Col Dovigo make about 200,000 bottles a year comprising 10 different wines – and we tasted all of them in their tasting room, descending to the cellar for the final wine! Vespaiolo was a new grape to most of us, a late ripening white, that can make unctuous sweet wine (called Torcolato) when dried but has great flavour when vinified dry.
The Vespaiolo Brut sparkling was delicious; Pinot Grigio, still Vespaiolo, Chardonnay, Merlot, Gropello, Cab Merlot blends and finishing with a sublimely sweet Torcolato – the famous passito of the region.
The following day we experienced a totally different interpretation of the Breganze DOC, at Villa Angarano – one of 24 Palladian villas around Venice, and is listed by UNESCO as ‘representing’ Bassano. Building commenced in 1548 but stopped with the first owner’s death; it then passed between a number of families until the 17th Century when it was completed, with a baroque upper floor. We were privileged to be taken on a walk through the villa, with its beautifully proportioned rooms, with panelled walls, polished mosaic flors and high ceilings, ending with the private chapel.
This splendid home is now owned by the five Bianchi Michiel sisters and on each tour we were hosted by Giovanna. Their Vespaiolo was rich and textured, the Chardonnay elegant and judiciously oaked; and the 2012 and 2009 Cabernet Sauvignon blends were stylish and complex. Their Torcolato was sublimely rich.
On both tours we had a very stylish final dinner – in April we were at the Ca Sette restaurant in Bassano, in June we took to the hills (on the coach) and marvelled at La Rosita restaurant’s glorious views out to Venice. I love bringing groups to Italy, for the glorious food and wine, and the warmth of the welcome, and these tours were exceptional – I am delighted that so many people came away ‘converted’ to the wines of this little understood region.
My three tours to Galicia in 2019 were a great success. We were based in two locations: Cambados in Rias Baixas for the first two nights, and Monforte de Lemos in Ribeiro for the final two nights, and enjoyed a mix of weather, but were never short of warm Galician hospitality.
Cambados is home to the historic Bodegas del Palacio de Fefiñanes, a short walk from the Parador. The amazing buildings date back to 1583 and the winery back to 1928 – the first Rías Baixas estate wine. surrounded by vineyards with wines trained in the traditional high trellis method.
Just outside town we visited Pazo de Señorans – one of the best known names in the region, in a fabulous old traditional Galician manor house that has been restored to its former glory by the current owners and boasts spectacular gardens, cellars, courtyards and a chapel. Here we enjoyed a tasting accompanied by lunch.
At both wineries we explored the diversity of expression that Albariño is capable of – crisp and fresh when young, gaining richness and complexity from lees ageing or some contact with wood. At Fefiñanes we even tasted magnum of old vintage Albariño which were superb – deeper in colour and showing some oily, Riesling like characteristics but proved the ageing ability of even an entry level wine.
The Ribeira Sacra region is home to the Regina Viarum winery. This estate has benefitted from some serious investment and has a simply stunning view over the river Sil which shows off the death defyingly steep slopes and terraced vineyards. We tasted their Albariño, Godello Mencía and Tempranillo and enjoyed a local lunch. Luckily we didn’t have too long a coach journey to Monforte de Lemos, where we stayed for the next two nights.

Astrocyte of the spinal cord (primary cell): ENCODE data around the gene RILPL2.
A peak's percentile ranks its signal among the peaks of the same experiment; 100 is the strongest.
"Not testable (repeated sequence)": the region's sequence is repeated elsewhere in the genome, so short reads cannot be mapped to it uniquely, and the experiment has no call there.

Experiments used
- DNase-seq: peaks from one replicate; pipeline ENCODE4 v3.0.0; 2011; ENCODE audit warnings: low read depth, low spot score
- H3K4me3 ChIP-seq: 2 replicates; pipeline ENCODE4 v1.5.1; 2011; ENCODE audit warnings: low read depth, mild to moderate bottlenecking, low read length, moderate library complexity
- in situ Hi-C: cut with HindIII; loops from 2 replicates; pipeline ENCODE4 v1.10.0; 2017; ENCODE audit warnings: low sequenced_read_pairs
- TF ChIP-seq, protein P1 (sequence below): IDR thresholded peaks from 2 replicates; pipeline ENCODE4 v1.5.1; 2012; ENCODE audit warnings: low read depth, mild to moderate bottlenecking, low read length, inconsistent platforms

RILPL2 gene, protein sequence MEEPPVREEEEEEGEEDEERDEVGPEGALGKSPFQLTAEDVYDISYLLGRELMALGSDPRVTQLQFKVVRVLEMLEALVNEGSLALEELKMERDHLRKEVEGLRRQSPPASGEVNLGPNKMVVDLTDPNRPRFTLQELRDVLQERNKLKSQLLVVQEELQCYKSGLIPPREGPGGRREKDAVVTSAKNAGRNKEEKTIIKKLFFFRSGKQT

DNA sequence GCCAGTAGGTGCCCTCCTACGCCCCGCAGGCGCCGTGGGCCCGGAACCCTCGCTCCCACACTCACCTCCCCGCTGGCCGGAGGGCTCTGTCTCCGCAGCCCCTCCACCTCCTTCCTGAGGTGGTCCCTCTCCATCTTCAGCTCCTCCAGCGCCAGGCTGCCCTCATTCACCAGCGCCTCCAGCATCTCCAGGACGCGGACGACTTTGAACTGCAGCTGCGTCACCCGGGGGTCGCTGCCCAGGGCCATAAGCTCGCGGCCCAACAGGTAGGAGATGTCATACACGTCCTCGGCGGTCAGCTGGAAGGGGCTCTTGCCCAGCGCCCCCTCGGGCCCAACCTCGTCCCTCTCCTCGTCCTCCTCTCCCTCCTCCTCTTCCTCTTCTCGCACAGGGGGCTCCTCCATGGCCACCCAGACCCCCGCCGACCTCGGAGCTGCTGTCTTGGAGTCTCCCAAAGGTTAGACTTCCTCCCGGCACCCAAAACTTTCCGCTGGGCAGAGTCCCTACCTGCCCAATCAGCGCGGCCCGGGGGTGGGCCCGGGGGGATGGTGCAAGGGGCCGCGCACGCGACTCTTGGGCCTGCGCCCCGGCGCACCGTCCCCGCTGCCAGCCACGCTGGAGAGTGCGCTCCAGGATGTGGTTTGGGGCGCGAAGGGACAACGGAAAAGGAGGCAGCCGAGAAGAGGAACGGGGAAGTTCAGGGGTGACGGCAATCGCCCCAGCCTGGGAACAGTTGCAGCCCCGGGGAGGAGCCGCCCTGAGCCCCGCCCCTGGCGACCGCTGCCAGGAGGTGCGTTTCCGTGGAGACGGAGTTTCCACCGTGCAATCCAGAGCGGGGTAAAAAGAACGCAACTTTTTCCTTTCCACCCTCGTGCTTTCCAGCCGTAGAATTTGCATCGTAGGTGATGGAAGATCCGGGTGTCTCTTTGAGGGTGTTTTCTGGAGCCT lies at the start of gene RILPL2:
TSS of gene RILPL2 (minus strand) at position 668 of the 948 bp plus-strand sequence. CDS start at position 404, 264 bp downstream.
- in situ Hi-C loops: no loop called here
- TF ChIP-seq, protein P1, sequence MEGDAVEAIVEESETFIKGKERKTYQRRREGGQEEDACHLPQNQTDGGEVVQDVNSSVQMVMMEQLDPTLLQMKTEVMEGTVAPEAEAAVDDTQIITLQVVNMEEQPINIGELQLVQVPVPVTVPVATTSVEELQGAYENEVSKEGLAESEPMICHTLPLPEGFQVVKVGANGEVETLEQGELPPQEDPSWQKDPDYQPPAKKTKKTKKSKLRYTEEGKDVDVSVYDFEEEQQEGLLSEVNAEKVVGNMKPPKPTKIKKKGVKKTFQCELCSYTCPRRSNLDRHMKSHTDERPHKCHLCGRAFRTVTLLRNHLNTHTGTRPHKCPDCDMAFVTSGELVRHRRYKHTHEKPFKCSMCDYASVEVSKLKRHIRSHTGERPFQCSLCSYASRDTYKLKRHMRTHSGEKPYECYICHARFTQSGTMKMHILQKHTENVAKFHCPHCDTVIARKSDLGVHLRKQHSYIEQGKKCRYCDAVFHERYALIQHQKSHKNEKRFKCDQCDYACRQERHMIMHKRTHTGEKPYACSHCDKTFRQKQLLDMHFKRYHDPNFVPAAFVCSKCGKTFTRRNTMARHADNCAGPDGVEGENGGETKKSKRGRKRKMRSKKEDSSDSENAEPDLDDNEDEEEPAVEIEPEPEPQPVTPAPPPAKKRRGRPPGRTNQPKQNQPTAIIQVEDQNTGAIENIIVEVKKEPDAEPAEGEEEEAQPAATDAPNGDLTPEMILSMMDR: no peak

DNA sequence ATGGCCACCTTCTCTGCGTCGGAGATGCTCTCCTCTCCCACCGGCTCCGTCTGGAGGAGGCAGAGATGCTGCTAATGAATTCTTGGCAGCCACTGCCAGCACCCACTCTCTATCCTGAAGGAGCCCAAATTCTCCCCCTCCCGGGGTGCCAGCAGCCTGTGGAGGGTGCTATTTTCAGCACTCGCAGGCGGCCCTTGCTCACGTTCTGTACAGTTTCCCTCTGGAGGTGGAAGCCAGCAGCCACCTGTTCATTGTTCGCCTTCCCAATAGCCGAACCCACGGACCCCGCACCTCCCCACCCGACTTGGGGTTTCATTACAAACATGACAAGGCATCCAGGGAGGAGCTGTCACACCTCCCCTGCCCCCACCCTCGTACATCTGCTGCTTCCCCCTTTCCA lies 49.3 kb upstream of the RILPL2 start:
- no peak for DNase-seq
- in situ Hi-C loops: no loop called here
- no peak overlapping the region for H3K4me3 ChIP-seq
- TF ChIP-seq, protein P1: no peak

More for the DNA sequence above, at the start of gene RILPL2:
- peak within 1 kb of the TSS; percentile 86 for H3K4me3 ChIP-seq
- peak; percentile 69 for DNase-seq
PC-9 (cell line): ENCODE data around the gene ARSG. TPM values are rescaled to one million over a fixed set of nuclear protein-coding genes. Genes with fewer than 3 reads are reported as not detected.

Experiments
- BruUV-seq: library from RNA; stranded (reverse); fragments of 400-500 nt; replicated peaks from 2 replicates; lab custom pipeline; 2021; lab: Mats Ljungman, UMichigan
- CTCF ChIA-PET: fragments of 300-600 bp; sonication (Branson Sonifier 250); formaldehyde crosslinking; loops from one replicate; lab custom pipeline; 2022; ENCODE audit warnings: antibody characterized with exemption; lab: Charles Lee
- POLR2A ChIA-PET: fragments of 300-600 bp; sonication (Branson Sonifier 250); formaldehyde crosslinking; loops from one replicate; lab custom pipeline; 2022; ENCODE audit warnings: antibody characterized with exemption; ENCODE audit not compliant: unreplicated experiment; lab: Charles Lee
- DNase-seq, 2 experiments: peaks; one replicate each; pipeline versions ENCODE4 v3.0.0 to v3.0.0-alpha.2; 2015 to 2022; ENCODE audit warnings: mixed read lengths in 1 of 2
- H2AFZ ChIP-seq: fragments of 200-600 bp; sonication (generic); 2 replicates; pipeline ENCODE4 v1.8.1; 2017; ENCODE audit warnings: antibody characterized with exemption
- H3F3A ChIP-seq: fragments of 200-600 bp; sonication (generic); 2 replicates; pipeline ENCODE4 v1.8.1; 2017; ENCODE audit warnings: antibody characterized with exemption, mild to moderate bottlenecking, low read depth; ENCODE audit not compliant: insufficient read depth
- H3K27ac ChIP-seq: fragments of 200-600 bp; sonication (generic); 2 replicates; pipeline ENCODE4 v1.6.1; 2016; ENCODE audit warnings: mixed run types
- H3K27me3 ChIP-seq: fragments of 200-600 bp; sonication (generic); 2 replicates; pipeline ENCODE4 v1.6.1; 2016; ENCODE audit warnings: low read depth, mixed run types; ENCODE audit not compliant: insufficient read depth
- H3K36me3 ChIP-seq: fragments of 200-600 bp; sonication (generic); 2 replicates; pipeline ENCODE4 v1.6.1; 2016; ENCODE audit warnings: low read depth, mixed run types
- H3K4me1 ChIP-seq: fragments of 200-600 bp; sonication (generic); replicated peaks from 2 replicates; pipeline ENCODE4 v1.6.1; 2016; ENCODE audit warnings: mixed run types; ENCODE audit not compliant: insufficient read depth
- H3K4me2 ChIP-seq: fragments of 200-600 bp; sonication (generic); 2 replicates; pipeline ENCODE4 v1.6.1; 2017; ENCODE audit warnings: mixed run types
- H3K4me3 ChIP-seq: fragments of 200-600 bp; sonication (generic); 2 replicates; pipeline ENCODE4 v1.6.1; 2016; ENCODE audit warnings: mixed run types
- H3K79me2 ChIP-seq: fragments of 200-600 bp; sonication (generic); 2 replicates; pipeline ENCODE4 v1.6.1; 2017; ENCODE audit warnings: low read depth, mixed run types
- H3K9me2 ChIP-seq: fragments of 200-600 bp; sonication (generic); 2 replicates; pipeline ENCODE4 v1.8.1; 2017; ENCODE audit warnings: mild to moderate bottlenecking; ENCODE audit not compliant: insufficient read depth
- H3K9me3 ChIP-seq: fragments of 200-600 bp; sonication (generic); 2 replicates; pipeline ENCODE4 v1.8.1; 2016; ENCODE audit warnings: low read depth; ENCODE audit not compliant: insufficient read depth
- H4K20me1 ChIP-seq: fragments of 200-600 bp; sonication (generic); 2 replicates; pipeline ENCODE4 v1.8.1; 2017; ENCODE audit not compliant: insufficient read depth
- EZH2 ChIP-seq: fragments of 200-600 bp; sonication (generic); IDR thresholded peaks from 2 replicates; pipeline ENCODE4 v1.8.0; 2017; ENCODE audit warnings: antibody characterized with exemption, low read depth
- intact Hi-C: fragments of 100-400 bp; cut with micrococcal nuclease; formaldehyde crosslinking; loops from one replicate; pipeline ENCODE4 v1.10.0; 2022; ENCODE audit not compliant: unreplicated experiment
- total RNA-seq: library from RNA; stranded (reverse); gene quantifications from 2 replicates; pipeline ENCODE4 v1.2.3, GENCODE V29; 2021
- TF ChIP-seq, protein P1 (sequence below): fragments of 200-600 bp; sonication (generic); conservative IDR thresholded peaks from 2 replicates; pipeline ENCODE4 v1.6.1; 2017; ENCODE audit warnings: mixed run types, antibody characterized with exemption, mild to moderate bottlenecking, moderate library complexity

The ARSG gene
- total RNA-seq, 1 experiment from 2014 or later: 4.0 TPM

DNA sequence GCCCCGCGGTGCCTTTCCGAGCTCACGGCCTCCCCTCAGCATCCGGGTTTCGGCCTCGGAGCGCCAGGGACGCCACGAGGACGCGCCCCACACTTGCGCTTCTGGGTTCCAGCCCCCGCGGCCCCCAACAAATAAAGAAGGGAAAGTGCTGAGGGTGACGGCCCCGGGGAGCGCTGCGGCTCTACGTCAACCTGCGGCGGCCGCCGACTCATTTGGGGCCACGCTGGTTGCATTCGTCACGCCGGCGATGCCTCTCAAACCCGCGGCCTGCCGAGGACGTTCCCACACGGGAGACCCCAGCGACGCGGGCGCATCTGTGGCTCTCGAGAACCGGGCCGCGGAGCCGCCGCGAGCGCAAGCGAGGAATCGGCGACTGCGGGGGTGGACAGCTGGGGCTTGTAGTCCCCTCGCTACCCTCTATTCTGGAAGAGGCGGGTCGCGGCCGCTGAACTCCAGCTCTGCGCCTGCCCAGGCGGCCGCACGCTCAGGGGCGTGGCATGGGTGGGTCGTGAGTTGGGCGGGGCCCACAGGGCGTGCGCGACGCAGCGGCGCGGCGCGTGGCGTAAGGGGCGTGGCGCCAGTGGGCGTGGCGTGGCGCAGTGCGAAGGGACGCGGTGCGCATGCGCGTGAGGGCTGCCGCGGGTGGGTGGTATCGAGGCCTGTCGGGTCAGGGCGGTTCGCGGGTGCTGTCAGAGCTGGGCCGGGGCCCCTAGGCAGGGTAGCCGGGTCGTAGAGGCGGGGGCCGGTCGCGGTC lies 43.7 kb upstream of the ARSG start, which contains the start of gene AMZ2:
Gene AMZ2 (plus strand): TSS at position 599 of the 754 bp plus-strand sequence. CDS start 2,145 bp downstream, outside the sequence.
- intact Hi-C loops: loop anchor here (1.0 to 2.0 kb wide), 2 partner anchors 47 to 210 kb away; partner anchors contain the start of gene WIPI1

At Casal de Armán in Ribeiro, under the guidance of Roger Matthews (a Spanish wine expert I had previously met in Ribera del Duero) or Sergio (one of the seven siblings of the family who own the estate), we discovered the Treixadura grape, a first for many of us. The region is very innovative and we tasted wine made in amphora buried in crates of local soil, as well as the more predictable stainless steel!
We returned to Ribeiro en route to Oporto Airport on our final day on each tour, and visited Pazo de Toubes, a tiny estate that was acquired by Viña Costeira a decade ago and one which has been heavily invested in to restore the amazing buildings and vineyards. Carlos, their technical director of viticulture, was our guide and hosted a superb tasting which demonstrated the range of styles – from crisp, clean and youthful to older wines with richer tastes.
The Bierzo region may be administratively part of Castilla y Léon, but vinously it is far more closely aligned to the Galician regions we visited. So it made sense to include it on these tours – wine commentators around the world have become very excited by this area and our experience at Bodegas Pittacum showed why.
We received an in-depth understanding of the history of the region, the influence of the Romans and their gold mining activities, the exceptionally old bush trained Mencía vines and so much more! With a wealth of information absorbed we moved into the very attractive tasting room and settled into four quite superb wines. The Petit Pittacum at a mere 5.50 euros was amazing and the wines became increasingly complex as they were produced from older vines and received more oak ageing.
On one of the tours we headed on from Pittacum to the picturesque town of Vilafranca de Bierzo where we met up Luna Beberide, owner of the eponymous bodega! He drove us to the family farmhouse which has a stunning situation right in the middle of the vineyards. Tasting through his Mencías of differing altitudes and age, we experienced a different expression of Mencía but equally high quality. It was truly idyllic, sitting outside, in the vineyards washing down lunch with some superb wines. On the other tours we enjoyed a tasting and lunch at Moncloa de San Lazaro – a historic resting place for pilgrims on the Camino de Compostela, oozing history, and a great setting for a typical lunch with Bierzo wines including Godello from Raul Perez, one of the top Spanish winemakers.
Throughout all three tours we ate famously well. Seafood of course made a regular appearance, and the local beef was of superb quality.
Michelin starred Yayo Deporta restaurant provided a suitably fabulous start to each tour, with a seven course extravaganza that included a mousse of black cod and garlic, a sashimi mackerel, anchovy tapenade, grilled hake, roasted goat, an egg truffle and mushroom creation and an amazing chocolate finale – all washed down with some stunning Albariño from restaurant family’s estate and some Mencía.
The Parador in Monforte provided our final dinner, in a stunning room with panoramic views overlooking the town – I provided transport for those who did not fancy the rather challenging walk up the hill. Despite being inland, seafood was in abundance: mussel soup and hake or turbot, and perfectly cooked veal. Those who know me well would appreciate my delight at the gorgeous chocolate dessert.
What my clients said about this tour
“Very many thanks for an excellent tour – as always. This one was especially good due to the fantastic wines. And, of course, the food was wonderful and the hotel delightful.” Michael Seymour, Streatley